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|Originally Published: Tuesday, 10 April 2001||Author: Jessica Sheffield|
|Published to: daily_feature/Linux.com Feature Story||Page: 1/1 - [Std View]|
Take Flight; FlightGear Delivers
Want to learn to fly, but can't afford the lessons? Ever dreamed of getting behind the controls of a Boeing 747? FlightGear knows how it is... and they're doing something about it. Linux.com caught up with them at LinuxWorld Conference and Expo and got the scoop.
"There's two categories of flight simulators: hardcore simulations and games," said John Check, a developer for FlightGear. "The average person doesn't have the dollars to drop on the hardcore flight sims., so there's compromises made on the games to keep the costs down. FlightGear, though is very accurate - take the astronomy for example. If you plug in your latitude and longitude, it really looks like it would if you went outside at night and looked.
Detailed view of an instrument panel, designed by David Megginson. The instrument panel is modular to allow for flexibility in modifying which instruments appear and where.
FlightGear is 100% free, as in speech and beer. It can be downloaded from their website at http://www.flightgear.org. It's open source under the GPL and works on Linux, Windows, Irix, and Mac.
"We wanted something that was cross-platform and fully extensible," John said. Alex Perry, another developer, added, "It needed to be completely modular and open source was really the only way to go."
FlightGear boasts accurate terrain and land cover, runway markings, roads, urban lighting, ILS approaches, visibility, clouds, wind, sun, moon, stars, and VOR ADF DME aids for cross country. How can they promise all this? Easy. Some of the developers are pilots, so they're building from personal experience. Alex modeled one of the scenarios after the airport he flies out of, and uses it to train other pilots using familiar landmarks. John confided in me that one of the team's ultimate goals is for the program to become an FAA-certified flight trainer. One of the developers on the team has even flown a Boeing 747 and is working on simulating it with FlightGear (although they don't expect that module to be finished for several years).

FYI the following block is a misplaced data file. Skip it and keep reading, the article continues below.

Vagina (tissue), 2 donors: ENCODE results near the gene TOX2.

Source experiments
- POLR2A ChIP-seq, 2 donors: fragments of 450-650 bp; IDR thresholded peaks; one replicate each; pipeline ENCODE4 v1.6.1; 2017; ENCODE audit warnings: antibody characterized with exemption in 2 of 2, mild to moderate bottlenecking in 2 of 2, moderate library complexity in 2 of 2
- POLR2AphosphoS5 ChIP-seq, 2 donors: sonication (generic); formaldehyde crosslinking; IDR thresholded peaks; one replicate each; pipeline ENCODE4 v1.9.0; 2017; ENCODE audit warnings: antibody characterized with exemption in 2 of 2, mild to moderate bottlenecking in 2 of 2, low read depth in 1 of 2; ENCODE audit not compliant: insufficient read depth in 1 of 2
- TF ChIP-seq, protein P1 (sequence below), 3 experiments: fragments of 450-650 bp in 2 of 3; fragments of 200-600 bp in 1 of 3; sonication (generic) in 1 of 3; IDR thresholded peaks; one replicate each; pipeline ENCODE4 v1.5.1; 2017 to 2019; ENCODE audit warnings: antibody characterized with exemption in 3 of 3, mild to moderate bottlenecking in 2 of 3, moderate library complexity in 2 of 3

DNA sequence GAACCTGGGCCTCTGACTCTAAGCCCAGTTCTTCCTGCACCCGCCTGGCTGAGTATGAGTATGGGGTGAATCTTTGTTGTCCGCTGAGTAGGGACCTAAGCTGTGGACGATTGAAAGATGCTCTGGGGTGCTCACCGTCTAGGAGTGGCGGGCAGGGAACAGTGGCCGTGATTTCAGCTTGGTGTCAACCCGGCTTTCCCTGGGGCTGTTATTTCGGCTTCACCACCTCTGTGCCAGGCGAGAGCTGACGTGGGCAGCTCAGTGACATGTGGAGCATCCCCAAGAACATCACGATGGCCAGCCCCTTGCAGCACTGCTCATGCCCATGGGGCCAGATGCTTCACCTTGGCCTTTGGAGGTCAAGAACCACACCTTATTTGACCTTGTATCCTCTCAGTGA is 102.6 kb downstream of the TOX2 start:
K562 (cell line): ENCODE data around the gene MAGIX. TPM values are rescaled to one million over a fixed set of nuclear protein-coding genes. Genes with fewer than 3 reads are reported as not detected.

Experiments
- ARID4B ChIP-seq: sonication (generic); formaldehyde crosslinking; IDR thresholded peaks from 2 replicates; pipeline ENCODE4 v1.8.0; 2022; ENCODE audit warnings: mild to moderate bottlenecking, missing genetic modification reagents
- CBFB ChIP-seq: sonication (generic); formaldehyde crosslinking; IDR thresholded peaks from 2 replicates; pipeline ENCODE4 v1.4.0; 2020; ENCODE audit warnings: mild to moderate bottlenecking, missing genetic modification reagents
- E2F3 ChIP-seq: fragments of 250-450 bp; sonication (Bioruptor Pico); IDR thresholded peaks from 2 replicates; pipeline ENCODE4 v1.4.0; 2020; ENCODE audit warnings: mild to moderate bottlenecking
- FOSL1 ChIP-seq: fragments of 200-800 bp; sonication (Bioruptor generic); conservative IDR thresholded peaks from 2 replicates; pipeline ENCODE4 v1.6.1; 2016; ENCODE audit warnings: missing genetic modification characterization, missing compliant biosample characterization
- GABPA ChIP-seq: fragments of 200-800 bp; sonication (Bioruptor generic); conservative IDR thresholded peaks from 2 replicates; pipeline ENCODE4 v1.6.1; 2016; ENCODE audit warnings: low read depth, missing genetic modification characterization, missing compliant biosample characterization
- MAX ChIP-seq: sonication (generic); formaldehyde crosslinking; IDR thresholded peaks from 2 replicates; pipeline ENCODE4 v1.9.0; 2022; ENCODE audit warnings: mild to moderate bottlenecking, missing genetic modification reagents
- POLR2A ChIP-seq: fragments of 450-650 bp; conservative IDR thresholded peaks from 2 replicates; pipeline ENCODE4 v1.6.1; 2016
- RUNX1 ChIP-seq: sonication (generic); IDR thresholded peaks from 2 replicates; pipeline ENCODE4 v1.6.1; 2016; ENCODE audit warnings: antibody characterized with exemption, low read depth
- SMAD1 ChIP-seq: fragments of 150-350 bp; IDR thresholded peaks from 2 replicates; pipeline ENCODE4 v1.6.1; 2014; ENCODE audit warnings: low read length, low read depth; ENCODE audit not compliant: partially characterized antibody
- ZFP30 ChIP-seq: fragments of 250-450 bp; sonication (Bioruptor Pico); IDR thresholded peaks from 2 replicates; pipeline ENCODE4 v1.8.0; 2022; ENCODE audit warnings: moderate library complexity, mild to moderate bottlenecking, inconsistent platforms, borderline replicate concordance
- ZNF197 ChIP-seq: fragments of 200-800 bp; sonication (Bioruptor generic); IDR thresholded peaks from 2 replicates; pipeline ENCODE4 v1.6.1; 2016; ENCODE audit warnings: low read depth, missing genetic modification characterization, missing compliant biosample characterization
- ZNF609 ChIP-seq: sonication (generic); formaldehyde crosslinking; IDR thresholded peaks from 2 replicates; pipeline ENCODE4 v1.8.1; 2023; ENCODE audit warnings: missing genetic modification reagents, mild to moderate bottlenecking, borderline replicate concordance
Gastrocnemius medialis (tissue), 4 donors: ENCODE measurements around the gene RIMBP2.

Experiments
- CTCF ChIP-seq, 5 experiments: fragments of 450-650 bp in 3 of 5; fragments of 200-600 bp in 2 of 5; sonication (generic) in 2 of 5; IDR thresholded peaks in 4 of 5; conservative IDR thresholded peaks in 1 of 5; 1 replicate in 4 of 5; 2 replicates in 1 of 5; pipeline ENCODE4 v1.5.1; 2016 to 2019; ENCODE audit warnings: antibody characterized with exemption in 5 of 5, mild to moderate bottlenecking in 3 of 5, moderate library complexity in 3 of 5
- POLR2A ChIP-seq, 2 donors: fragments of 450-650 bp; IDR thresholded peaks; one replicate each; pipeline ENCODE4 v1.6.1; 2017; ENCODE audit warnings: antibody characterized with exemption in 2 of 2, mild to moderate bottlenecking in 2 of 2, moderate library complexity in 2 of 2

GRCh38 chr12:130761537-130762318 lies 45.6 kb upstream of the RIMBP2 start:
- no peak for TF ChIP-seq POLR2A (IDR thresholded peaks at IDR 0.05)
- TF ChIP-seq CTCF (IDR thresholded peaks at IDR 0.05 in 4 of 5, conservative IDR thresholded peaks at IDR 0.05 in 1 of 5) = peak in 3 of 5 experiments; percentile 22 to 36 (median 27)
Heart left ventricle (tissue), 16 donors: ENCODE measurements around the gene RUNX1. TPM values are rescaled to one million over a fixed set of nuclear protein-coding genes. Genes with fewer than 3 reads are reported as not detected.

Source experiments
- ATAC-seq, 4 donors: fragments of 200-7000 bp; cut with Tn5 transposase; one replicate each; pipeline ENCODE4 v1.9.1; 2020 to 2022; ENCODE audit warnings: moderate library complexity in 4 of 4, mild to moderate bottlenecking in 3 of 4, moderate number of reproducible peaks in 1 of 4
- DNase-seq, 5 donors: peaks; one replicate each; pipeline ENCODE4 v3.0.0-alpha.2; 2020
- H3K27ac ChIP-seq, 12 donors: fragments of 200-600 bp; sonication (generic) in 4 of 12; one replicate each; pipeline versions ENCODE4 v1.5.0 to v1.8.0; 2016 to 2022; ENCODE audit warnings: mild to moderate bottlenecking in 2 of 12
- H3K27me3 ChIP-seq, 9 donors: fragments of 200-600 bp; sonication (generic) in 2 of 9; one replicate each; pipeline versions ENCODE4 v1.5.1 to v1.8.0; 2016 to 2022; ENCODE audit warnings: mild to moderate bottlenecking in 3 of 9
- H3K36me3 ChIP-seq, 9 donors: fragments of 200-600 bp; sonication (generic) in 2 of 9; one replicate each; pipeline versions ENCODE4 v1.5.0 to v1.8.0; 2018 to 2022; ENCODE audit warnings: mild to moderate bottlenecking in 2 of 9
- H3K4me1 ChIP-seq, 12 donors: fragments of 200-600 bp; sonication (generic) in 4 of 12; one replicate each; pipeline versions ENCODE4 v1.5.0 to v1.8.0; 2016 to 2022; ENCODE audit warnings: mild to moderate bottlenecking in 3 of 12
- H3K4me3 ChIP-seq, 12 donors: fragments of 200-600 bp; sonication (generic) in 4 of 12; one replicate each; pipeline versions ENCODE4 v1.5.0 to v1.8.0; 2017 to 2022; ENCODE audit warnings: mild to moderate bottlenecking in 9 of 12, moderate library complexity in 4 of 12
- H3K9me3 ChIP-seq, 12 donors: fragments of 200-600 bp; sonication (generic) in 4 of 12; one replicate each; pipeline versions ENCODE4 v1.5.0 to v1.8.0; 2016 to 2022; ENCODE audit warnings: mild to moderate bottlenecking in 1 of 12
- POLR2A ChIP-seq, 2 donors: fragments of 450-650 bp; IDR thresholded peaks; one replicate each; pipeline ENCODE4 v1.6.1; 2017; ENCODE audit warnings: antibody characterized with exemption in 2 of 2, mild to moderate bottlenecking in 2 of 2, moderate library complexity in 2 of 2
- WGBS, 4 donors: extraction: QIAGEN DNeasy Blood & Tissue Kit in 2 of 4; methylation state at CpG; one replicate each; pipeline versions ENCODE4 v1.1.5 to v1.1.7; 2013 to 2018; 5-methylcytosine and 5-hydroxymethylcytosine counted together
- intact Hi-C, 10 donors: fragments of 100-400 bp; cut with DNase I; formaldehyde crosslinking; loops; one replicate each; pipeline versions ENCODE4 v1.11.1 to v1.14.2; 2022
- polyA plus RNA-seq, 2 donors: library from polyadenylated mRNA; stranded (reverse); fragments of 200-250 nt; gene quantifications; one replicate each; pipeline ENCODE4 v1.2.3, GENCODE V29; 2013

Overhead view of runway markings at KMSP (Minneapolis, MN). The software allows for precision mockups of nearly any airport.
Close-up of runway markings with concrete textures.
FlightGear will run on any system from a PII-266 up, but needs a good 3D-accelerated video card with full OpenGL drivers to work. The developers say that they get 30-50 frames per second on one of their older machines equipped with a good 3D card. As mentioned before, it's cross-platform and completely free and open. The engine is based on plib and is modular to allow for customization. Detailed documentation is available on the FlightGear site.
Interested in contributing? FlightGear is always looking for coders to help out with the project. A list of goals is posted on their site, including networking, ground lights at night, adding more airports, and many more. You can join one of their many mailing lists for more information.
Seattle from the air. The city is created from an actual satellite photo of the area. The view is from the south, looking northwest across Puget Sound towards the Olympic Mountains.
All in all, the FlightGear project is making leaps and bounds in accomplishing its primary goal: to bring a full-featured flight simulator to the people. If the constant crowd around their booth at LWCE is any indicator, the community is certainly interested in having such a sim. Who knows... maybe one day we'll be able to learn to fly 747's from the comfort of our homes and offices.
Jessica Sheffield (email@example.com) wishes she had more time to play with flight simulators. Or to get her pilot's license, for that matter.